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Trump’s Mideast envoys moving to next phase

With President Donald Trump and Prime Minister Benjamin Netanyahu entangled in domestic scandals, a dramatic launching of a peace process might serve them well in terms of media coverage.
U.S. President Donald Trump (R) escorts Israeli Prime Minister Benjamin Netanyahu into the White House in Washington, U.S., February 15, 2017.REUTERS/Kevin Lamarque - RTSYUJN

While the corridors of power and media in Jerusalem and Ramallah are buzzing with rumors over Prime Minister Benjamin Netanyahu's and Palestinian President Mahmoud Abbas' successions, there may be a scenario that could sustain their rule, at least for some time.

According to the White House, President Donald Trump is dispatching his Middle East peace process team to the region to resume talks with both sides. At the end of August, senior White House adviser and Trump son-in-law Jared Kushner, envoy Jason Greenblatt and deputy national security adviser Dina Powell will arrive for a new round of talks in Jerusalem and Ramallah.

A senior PLO official with good ties to the Trump administration argues that the US president would like to explore ways in which a negotiation process could be launched in 2017. His analysis is that a peace process surrounded by some media drama could serve the political interests of all three leaders: Trump, Netanyahu and Abbas.

Trump and Netanyahu are deeply concerned about domestic inquiries. The liberal political and media circles that have an interest in the speedy conclusion of the investigations into Netanyahu could shift their attention to a breakthrough in the Mideast peace process, the Palestinian source says. Also, Trump is obviously challenged by the crisis with North Korea, yet a solution may take time and would depend mostly on China and Russia. Abbas may have similar interests, given the despair in Palestinian public opinion.

A senior US Embassy diplomat told Al-Monitor on condition of anonymity that Washington is seeking to explore ways to advance peace negotiations later this year under Trump's auspices. The diplomat believes that Netanyahu is ready to engage with the president and his team, although Netanyahu’s basic positions and conditions have not changed. According to the diplomat, Netanyahu has been given the green light from his right-wing political partners to begin talks with the Palestinians without a full freeze of settlement construction. The diplomat is of the impression that Abbas may show flexibility in the conditions for negotiation, as long as Jordan, Egypt and Saudi Arabia back him. The United States is also talking with Cairo, Amman and Riyadh.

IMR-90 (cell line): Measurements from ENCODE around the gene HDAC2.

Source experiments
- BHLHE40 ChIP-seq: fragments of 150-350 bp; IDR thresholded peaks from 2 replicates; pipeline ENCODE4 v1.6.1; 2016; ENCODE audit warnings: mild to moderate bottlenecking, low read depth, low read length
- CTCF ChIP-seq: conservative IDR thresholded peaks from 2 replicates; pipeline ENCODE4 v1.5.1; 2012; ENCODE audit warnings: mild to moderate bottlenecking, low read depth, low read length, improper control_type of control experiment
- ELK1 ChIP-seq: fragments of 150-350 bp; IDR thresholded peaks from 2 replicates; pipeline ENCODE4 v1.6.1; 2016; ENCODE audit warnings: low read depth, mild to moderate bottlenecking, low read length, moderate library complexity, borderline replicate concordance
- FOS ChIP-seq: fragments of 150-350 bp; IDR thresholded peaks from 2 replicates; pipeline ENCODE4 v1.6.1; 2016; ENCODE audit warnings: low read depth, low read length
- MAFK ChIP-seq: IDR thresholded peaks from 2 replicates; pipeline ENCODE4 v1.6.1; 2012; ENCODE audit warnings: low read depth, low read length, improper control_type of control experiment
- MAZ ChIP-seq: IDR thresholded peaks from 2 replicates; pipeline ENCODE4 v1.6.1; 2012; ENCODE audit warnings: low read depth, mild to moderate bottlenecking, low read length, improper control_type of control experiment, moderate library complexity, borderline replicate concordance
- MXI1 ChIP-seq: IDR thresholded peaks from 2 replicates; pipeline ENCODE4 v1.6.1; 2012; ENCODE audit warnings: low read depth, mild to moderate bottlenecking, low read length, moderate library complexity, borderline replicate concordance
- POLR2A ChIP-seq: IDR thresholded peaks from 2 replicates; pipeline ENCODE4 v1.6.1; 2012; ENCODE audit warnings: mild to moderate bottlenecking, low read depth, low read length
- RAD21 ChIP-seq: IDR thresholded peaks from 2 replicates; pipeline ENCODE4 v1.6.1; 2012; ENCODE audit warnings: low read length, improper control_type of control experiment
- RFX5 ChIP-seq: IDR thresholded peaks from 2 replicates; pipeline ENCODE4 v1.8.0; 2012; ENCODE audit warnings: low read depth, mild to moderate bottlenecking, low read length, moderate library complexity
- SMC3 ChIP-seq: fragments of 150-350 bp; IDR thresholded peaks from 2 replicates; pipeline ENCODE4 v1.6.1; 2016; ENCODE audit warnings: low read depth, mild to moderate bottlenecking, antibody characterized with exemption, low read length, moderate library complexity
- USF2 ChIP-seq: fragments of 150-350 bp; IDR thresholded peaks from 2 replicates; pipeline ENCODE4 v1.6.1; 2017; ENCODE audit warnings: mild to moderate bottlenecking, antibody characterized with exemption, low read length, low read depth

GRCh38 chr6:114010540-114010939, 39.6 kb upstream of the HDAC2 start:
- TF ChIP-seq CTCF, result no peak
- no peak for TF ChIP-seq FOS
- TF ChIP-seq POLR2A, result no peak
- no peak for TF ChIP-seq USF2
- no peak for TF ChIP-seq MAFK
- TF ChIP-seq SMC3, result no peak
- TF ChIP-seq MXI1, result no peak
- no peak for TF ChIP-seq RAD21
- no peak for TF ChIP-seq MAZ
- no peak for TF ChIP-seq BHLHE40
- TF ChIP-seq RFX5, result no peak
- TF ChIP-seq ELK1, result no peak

The diplomat said the United States is interested in exploring three simultaneous approaches for progress. The first is creating a platform for the launch of direct Israeli-Palestinian negotiations on all permanent status issues. Pragmatic Arab states such as Egypt, Jordan and Saudi Arabia, as well as the Arab League, would partake in the opening of such negotiations. These talks would launch under Trump's auspices, with the United States facilitating the overall progress.

The second approach explored is the US demand on both sides for confidence-building measures, such as the improvement of security cooperation, restraining settlement construction, curbing any incitement to violence by the Palestinian Authority and developing more economic cooperation agreements between Israel’s finance minister and the PA. In that respect, Finance Minister Moshe Kahlon receives very high grades for his constructive positions vis-a-vis the Palestinian economy.

The third parallel approach is creating a regional track to hold discussions between security experts of the United States, Egypt, Jordan, Saudi Arabia, Israel and the PA to enhance anti-terror cooperation. Most of these discussions would take place bilaterally between each of the partners and the United States.

According to the US diplomat, Abbas knows he will not get from the United States the terms of reference for negotiation based on the 2002 Arab Peace Initiative, but it may suffice that Egypt, Jordan and Saudi Arabia come to these talks with a unified position on the basis of negotiations.

Netanyahu knows that he will not get Palestinian recognition of a Jewish state at these talks, but he may get an American backing for such a position.

The senior PLO official confirmed that the United States has been building on these approaches, which he described as constructive ambiguity by an unpredictable American president. Abbas will be positive in the upcoming talks with the US representatives, but he will criticize them for their pro-Israel bias. He will emphasize that these efforts are the very last window of opportunity for a diplomatic process. His participation in negotiations will depend on the backing of the Arab countries, primarily Egypt, and by the scope of Israel's settlement construction.

A senior Israeli Foreign Ministry official who spoke to Al-Monitor on condition of anonymity confirmed the renewed US interest in peace talks. He said Netanyahu demands extensive exploration and preparations for such eventual talks and will continue to define to Trump's team the "non-starter" positions of Abbas.

Is launching peace negotiations currently possible? Judging by the two parties’ positions on the substance of permanent status issues, the answer is probably negative. Yet the PLO official may be right that such a process might take place after all, given the domestic political problems of Trump, Netanyahu and Abbas.

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